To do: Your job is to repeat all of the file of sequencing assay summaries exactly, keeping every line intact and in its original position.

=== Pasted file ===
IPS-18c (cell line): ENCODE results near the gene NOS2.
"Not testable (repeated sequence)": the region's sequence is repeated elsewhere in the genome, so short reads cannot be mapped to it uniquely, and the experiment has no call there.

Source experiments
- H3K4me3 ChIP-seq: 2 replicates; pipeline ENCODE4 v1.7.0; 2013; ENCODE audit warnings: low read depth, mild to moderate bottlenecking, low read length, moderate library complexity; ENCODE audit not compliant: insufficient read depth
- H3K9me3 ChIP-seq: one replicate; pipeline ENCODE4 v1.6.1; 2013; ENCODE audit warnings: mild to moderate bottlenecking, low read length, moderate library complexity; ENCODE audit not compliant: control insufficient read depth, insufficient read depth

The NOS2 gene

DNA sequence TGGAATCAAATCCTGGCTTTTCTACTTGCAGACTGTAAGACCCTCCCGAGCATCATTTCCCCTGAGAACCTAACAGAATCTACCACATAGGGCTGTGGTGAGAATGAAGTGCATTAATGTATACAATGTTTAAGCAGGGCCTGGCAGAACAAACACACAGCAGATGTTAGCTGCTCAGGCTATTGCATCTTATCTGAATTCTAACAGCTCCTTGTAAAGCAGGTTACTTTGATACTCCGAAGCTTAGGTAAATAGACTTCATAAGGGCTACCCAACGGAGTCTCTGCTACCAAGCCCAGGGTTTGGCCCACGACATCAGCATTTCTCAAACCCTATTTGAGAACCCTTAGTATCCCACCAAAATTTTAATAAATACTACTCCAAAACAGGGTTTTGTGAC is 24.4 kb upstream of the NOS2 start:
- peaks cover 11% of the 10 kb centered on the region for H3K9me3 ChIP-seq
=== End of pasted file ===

IPS-18c (cell line): ENCODE results near the gene NOS2.
"Not testable (repeated sequence)": the region's sequence is repeated elsewhere in the genome, so short reads cannot be mapped to it uniquely, and the experiment has no call there.

Source experiments
- H3K4me3 ChIP-seq: 2 replicates; pipeline ENCODE4 v1.7.0; 2013; ENCODE audit warnings: low read depth, mild to moderate bottlenecking, low read length, moderate library complexity; ENCODE audit not compliant: insufficient read depth
- H3K9me3 ChIP-seq: one replicate; pipeline ENCODE4 v1.6.1; 2013; ENCODE audit warnings: mild to moderate bottlenecking, low read length, moderate library complexity; ENCODE audit not compliant: control insufficient read depth, insufficient read depth

The NOS2 gene

DNA sequence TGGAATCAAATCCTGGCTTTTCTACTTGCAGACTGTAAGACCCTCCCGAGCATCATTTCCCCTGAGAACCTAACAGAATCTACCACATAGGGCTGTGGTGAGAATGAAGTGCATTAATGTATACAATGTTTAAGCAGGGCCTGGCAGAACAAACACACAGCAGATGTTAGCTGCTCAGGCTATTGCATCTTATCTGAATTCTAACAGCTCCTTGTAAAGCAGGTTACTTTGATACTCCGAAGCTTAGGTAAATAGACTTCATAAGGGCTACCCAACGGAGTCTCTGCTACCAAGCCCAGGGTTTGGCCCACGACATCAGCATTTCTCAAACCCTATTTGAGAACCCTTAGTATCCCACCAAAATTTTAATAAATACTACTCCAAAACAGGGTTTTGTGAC is 24.4 kb upstream of the NOS2 start:
- peaks cover 11% of the 10 kb centered on the region for H3K9me3 ChIP-seq